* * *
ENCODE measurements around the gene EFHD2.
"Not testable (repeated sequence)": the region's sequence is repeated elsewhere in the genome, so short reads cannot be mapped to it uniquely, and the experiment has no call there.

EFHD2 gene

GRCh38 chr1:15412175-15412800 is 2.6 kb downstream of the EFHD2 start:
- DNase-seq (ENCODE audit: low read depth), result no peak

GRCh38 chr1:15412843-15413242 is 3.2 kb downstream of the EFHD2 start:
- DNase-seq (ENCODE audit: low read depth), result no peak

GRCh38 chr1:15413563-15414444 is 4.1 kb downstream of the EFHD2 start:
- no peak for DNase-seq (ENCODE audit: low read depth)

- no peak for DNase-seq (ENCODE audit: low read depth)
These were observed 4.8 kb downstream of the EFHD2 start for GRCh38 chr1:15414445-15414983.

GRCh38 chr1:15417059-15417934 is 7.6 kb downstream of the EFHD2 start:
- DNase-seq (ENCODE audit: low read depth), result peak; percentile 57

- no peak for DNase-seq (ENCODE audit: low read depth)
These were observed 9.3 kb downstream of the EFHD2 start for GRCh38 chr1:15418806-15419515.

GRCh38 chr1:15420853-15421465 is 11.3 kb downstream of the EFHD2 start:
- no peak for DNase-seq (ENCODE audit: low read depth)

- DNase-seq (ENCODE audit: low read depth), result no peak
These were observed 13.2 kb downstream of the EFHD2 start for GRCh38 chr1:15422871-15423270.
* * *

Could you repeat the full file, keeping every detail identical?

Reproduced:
ENCODE measurements around the gene EFHD2.
"Not testable (repeated sequence)": the region's sequence is repeated elsewhere in the genome, so short reads cannot be mapped to it uniquely, and the experiment has no call there.

EFHD2 gene

GRCh38 chr1:15412175-15412800 is 2.6 kb downstream of the EFHD2 start:
- DNase-seq (ENCODE audit: low read depth), result no peak

GRCh38 chr1:15412843-15413242 is 3.2 kb downstream of the EFHD2 start:
- DNase-seq (ENCODE audit: low read depth), result no peak

GRCh38 chr1:15413563-15414444 is 4.1 kb downstream of the EFHD2 start:
- no peak for DNase-seq (ENCODE audit: low read depth)

- no peak for DNase-seq (ENCODE audit: low read depth)
These were observed 4.8 kb downstream of the EFHD2 start for GRCh38 chr1:15414445-15414983.

GRCh38 chr1:15417059-15417934 is 7.6 kb downstream of the EFHD2 start:
- DNase-seq (ENCODE audit: low read depth), result peak; percentile 57

- no peak for DNase-seq (ENCODE audit: low read depth)
These were observed 9.3 kb downstream of the EFHD2 start for GRCh38 chr1:15418806-15419515.

GRCh38 chr1:15420853-15421465 is 11.3 kb downstream of the EFHD2 start:
- no peak for DNase-seq (ENCODE audit: low read depth)

- DNase-seq (ENCODE audit: low read depth), result no peak
These were observed 13.2 kb downstream of the EFHD2 start for GRCh38 chr1:15422871-15423270.